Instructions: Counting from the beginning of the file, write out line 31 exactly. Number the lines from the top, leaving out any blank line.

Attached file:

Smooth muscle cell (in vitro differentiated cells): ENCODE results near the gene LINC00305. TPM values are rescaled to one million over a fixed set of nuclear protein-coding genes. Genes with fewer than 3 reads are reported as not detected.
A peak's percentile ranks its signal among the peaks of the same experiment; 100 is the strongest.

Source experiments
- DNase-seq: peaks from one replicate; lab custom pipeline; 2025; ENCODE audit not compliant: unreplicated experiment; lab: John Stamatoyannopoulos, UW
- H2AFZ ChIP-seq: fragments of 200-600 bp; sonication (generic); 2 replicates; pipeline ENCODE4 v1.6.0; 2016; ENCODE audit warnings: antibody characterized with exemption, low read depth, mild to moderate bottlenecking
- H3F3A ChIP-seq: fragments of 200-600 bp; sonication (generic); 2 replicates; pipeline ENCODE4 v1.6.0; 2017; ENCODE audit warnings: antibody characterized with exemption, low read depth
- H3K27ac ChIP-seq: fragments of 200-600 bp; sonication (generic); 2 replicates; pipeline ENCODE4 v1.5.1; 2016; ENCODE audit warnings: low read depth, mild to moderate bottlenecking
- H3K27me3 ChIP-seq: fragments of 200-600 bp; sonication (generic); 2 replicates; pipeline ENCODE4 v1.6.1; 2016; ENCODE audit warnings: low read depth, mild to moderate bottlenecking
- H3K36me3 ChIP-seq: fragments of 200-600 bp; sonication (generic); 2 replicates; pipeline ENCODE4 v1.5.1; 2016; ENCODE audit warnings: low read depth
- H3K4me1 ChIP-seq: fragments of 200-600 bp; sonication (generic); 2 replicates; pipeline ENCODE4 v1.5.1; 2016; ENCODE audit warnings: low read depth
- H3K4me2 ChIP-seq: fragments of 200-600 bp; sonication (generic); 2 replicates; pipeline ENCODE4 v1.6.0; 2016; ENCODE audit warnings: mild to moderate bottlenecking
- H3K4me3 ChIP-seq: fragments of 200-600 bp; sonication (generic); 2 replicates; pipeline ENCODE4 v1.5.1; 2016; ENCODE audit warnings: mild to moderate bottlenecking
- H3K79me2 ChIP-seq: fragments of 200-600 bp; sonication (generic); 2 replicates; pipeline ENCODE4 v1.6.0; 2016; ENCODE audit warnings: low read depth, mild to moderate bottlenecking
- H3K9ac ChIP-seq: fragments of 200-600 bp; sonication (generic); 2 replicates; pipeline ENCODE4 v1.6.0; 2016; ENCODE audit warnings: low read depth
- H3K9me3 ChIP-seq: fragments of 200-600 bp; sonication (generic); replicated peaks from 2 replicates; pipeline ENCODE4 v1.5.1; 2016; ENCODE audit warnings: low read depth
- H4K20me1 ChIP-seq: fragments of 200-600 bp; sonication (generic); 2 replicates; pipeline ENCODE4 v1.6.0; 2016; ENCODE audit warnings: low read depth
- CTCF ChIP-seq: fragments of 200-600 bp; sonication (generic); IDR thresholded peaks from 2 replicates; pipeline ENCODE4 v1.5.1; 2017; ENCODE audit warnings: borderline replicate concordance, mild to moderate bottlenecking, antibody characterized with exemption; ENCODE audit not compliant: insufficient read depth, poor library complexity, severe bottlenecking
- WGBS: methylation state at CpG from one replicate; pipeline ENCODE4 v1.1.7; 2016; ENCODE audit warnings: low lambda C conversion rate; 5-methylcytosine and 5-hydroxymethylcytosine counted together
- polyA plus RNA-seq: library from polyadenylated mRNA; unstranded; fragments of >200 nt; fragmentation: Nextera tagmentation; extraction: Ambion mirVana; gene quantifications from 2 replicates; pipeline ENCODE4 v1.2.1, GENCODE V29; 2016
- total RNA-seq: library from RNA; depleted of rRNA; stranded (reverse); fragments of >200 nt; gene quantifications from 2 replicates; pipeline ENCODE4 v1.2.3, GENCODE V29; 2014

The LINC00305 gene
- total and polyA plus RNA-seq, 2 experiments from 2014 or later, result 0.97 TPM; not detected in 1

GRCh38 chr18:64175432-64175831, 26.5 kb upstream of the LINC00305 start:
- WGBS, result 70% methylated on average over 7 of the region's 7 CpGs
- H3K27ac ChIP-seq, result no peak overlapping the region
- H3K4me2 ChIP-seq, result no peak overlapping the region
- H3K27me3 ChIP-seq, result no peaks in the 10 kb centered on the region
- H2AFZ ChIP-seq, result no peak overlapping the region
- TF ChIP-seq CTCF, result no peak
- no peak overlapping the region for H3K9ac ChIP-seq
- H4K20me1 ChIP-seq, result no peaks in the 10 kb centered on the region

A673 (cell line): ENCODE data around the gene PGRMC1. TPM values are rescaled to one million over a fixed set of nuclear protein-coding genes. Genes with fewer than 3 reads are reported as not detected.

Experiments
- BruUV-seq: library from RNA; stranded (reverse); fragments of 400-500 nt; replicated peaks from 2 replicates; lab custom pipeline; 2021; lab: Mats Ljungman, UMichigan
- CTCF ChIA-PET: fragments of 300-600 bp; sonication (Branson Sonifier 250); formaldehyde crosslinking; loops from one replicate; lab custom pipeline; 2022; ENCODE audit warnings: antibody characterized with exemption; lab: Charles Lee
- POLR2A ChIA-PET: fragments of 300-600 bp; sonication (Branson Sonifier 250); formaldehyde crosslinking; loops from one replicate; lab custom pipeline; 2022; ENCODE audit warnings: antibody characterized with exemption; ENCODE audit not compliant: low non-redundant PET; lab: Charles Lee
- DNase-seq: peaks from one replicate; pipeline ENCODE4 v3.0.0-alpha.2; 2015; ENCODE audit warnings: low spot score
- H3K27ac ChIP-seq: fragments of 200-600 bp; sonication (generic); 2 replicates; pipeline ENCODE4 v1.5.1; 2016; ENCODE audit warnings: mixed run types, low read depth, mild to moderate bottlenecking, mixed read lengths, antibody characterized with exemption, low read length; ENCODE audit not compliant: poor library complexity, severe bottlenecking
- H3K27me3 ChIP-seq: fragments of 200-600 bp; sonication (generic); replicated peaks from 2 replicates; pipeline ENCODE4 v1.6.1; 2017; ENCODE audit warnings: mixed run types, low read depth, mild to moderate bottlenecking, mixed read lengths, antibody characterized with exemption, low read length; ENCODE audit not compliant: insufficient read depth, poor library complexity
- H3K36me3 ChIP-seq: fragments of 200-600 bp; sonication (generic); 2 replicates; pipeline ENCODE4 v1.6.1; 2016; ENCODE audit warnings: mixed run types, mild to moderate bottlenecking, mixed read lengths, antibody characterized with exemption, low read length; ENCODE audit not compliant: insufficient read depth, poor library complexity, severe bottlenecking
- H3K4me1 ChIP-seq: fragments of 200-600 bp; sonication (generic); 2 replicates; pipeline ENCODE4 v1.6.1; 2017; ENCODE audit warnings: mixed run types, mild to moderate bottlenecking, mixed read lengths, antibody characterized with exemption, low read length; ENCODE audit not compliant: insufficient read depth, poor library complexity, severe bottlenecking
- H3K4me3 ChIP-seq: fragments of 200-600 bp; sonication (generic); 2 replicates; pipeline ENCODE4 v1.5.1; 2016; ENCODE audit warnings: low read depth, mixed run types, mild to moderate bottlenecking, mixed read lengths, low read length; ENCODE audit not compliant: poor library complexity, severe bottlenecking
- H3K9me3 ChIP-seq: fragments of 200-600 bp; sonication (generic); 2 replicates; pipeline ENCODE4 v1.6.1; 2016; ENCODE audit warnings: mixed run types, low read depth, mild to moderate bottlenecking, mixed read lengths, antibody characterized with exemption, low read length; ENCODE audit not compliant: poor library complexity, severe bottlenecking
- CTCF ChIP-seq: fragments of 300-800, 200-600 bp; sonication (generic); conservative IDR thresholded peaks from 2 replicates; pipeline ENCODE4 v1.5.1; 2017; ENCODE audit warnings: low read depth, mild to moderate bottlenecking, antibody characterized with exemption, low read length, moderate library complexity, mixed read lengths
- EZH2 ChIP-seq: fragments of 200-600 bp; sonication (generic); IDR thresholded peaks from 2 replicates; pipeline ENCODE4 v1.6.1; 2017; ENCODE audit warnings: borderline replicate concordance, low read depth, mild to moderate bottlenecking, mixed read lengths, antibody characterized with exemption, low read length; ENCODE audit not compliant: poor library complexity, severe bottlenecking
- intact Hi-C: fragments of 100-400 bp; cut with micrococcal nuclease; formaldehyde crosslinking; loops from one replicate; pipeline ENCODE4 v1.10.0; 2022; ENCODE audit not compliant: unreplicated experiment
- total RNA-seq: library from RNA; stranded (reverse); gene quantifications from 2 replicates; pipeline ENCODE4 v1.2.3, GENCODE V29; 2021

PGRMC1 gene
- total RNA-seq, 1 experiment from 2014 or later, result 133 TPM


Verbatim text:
- H4K20me1 ChIP-seq, result no peaks in the 10 kb centered on the region